Monday, September 15, 2003

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Good economic news

Many readers are probably in a glum mood this morning, what with the world trade talks at a seeming impasse. I'll get to those talks over the next week, but in the meanwhile here's some good economic news.

Loyal readers of this blog are probably aware that I hold great respect for intellectual output of the Institute for International Economics. So it's worth pointing out that they're optimistic about the global economy:

Many forecasters had already been expecting the United States to recover strongly. [former International Monetary Fund chief economist Michael] Mussa echoes that judgment, projecting US growth at better than 4 percent through at least mid-2004 with a strong possibility of considerably better results for a quarter or two, and [former Council of Economic Advisers chairman Martin Neil] Baily expects the rapid growth to start creating substantial numbers of new US jobs in the fourth quarter of this year. However, there have been previously widespread expectations that only China would join the United States in experiencing robust expansion over this period.

The Institute team now believes that, to the contrary, most other components of the world economy will share in the rapid expansion (see table 1). This includes Japan and most of Europe, both of which had until recently been viewed as lagging significantly. Germany is viewed as the only major exception. Hence the strong recovery now appears likely to be globalized.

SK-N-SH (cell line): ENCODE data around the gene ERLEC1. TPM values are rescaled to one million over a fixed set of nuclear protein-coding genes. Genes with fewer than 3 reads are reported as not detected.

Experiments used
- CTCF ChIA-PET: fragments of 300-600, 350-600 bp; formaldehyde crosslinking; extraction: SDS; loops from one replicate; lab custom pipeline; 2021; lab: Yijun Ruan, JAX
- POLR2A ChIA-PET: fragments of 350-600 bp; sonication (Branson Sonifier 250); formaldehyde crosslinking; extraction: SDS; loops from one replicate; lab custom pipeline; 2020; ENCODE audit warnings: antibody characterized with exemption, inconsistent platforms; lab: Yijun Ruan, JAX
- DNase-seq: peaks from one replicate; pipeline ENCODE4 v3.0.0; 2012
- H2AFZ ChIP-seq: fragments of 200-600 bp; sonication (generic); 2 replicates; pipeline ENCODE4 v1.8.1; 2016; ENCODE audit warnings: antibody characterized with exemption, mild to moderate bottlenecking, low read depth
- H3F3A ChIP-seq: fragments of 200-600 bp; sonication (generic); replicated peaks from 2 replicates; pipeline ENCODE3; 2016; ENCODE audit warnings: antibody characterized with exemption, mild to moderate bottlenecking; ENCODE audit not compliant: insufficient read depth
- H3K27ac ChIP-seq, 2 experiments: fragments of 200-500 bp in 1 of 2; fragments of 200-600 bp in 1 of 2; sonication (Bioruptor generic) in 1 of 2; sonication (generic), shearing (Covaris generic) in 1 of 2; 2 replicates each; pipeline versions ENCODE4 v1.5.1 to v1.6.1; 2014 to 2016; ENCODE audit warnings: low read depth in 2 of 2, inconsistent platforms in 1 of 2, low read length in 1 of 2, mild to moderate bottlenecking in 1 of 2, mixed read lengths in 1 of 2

In addition, positive interaction between the pickups in the different regions can be expected. For example, faster-than-expected growth in Europe and Japan, along with the modest decline in the exchange rate of the dollar over the past 18 months, may at least arrest the steady deterioration in the US trade balance that has deducted an average of 0.75 percentage points annually from US growth in five of the last six years. Stabilization of the external imbalance is thus an important factor in the positive outlook for the United States.

Moreover, strong growth throughout the world adds to the likelihood of implementation of policy reforms that will help sustain that growth and enhance economic prospects for the longer run. For example, the crucial German reforms proposed by Chancellor Schroeder and Japan's efforts to strengthen its banking system are more likely to be pursued successfully in a hospitable economic climate. Their implementation will then enhance both those countries' own performance and, since they are the world's second and third largest national economies, the global outlook as well. (emphasis in original)


posted by Dan on 09.15.03 at 12:01 PM


Have you read:

"Another New Paradigm" Stephen Roach (New York) Sept 15, 2003

posted by: Gene Dorosh on 09.15.03 at 12:01 PM [permalink]

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